I've been thinking of making a concerted effort to learn how to make WildStar Addons. Thanks to the efforts of the generous developers before us, there exist many resources and example to follow! However, learning something new like this can be kind of a drag, so I'm wondering if there are others who are interested in learning.
There's at least three aspects to learning how to program things like this that are a challenge:
First, there's the basic syntax of the Lua language. This is pretty easy if you already know a computer language. It's also not so bad if the environment lets you experiment easily to see what the different commands (and there are not a lot of them generally) do and more important how they do NOT work. WildStar unfortunately isn't one of these kinds of environments as far as I have seen, so it may be a challenge for all but really dedicated people.
Second, there's the hard part of the environment itself, with all its various nooks and cranies. Although there's probably less than a couple dozen commands to know in Lua, there are hundreds of Apollo (the Carbine API for AddOns) routines organized around dozens of Hairy Concepts requiring an understanding of how a user interface is architected, along with the unique concepts that embody the runtime operation of a MMORPG. Think of it like a spoken language like English. You know English! Now go and talk to someone at the Department of Motor Vehicles about getting your license plate transferred to your cousin who is just getting their first car, but in your name, and you are missing the title. English won't help you there! You will need to discover and navigate the rich historical annoyance that is motor vehicle administration. Translating your simply-stated idea which does not yet exist, into something that works with what's available is demanding work!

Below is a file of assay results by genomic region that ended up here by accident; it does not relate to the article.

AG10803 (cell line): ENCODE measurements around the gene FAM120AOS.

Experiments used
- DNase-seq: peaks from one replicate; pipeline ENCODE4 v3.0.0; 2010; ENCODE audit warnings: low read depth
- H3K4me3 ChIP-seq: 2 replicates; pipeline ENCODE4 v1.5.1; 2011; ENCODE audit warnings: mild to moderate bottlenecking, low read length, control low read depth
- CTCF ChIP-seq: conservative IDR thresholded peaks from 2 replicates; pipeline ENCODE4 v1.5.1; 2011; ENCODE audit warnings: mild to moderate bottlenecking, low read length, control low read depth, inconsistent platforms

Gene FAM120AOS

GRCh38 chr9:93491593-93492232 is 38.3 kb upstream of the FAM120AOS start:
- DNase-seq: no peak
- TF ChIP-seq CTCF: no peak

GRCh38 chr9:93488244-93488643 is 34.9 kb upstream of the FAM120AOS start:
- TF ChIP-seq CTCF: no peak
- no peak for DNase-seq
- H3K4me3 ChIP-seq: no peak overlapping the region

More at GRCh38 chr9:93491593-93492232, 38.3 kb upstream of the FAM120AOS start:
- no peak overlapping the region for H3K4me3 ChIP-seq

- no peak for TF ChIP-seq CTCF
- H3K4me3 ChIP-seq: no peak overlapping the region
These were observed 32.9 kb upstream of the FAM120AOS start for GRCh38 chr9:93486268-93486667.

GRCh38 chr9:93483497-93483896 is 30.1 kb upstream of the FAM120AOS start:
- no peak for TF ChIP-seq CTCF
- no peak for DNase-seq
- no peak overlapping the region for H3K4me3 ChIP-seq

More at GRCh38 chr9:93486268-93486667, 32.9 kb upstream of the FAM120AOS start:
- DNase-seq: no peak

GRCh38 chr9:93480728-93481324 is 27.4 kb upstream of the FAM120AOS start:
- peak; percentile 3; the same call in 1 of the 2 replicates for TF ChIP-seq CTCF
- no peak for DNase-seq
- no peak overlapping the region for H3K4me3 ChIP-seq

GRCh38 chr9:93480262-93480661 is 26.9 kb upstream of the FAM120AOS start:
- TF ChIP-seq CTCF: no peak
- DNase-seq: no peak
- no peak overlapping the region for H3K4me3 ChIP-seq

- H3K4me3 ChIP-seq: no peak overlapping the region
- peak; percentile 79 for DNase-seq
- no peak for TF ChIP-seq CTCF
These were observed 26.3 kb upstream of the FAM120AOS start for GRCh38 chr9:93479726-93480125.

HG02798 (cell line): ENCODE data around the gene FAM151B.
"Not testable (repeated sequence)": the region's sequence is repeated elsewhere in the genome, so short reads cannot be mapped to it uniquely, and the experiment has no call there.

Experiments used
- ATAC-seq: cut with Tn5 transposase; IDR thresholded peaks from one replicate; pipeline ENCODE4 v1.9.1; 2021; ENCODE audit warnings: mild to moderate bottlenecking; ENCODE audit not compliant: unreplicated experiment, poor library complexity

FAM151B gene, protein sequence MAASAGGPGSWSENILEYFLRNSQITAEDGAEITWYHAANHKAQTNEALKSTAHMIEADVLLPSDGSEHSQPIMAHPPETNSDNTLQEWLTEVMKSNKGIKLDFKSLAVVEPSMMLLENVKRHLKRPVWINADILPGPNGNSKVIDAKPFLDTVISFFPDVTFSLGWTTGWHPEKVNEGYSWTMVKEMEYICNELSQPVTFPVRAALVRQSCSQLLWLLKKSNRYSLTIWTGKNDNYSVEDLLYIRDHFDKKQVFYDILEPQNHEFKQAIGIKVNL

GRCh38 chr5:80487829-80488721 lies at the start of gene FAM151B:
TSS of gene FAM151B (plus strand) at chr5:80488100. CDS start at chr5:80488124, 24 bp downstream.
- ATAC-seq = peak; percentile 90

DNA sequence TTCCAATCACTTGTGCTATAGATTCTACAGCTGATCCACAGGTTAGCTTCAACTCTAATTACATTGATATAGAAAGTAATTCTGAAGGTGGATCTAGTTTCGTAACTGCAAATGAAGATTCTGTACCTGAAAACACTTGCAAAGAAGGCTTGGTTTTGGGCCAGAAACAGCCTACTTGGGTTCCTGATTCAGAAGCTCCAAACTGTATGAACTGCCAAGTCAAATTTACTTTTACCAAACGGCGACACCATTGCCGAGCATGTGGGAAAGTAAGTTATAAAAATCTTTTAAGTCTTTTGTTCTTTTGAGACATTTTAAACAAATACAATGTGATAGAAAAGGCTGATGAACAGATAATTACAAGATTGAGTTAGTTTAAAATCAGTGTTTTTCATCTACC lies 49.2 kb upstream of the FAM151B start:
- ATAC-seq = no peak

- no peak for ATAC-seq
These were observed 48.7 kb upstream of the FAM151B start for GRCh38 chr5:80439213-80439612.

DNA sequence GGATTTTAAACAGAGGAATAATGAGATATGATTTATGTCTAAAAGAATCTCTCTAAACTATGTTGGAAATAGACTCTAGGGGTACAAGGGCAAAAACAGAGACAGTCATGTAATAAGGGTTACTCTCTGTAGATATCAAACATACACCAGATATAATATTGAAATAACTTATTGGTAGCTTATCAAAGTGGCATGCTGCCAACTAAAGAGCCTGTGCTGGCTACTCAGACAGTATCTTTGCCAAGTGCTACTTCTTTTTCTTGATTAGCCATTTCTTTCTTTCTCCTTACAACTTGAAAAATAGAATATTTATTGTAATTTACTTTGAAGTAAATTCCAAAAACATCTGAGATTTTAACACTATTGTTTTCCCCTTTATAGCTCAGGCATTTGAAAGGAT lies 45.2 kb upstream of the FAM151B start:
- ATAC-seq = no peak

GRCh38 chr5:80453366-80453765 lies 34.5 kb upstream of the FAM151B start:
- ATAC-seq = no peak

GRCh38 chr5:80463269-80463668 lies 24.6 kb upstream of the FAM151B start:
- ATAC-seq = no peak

Third, there is an understanding of algorithms, flow control, data representation and data structures, which are universal to nearly all computer languages in one way or another. While a lot of the basic ideas behind conditionals ("if X is this value, then do this") are in the basic language, there are a lot of more advanced structures that you'll have to manage by making use of code libraries that are included in the environment or you write yourself. A common one is maintaining a list of something, searching that list, adding to the list, removing from the list. Or the idea of responding to a system event like a mouse click or a friend logging in. This can be time consuming when it's a new idea to you, but it's very rewarding once learned! Think of that time you learned how to circle strafe when you were still used to keyboard turning! Your head might have hurt for days, but it was totally worth it.
There are a lot of other little disciplines that go along with this kind of development too, but the three things I mentioned---knowing the language features of lua, exploring the expansive system of actions that Carbine make available to developers and learning how they fit together, and learning the bread-and-butter data manipulation techniques that build on your experience as a programmer---are a big chunk of the challenge.
Typically, the huge scope of learning all this stuff is presented as a simple add-on example to get used to the mechanics of using the add-on development tools, making edits, and running it to see it do something. Then there's a GIANT GAP where you get to figure out everything else. A study group, as I am proposing, would be to help fill that gap with interested parties sharing their newbie experiences with each other, and hopefully ultimately learning a little faster with deeper understanding than the individual might achieve alone.
My typical approach to learning a new environment and language is to develop some key references: a high-level API call list grouped by intention and system purpose, a cheat sheet of key language-specific recipes for implementing common data transformations, and tracing through a few good examples of well-known addons to understand how they work. That's just me though...I'll share what I do somewhere in the add-on forum whatever I end up doing, but if there's anyone else that's taking this on as a first-time WildStar add-on developer maybe we can study together!
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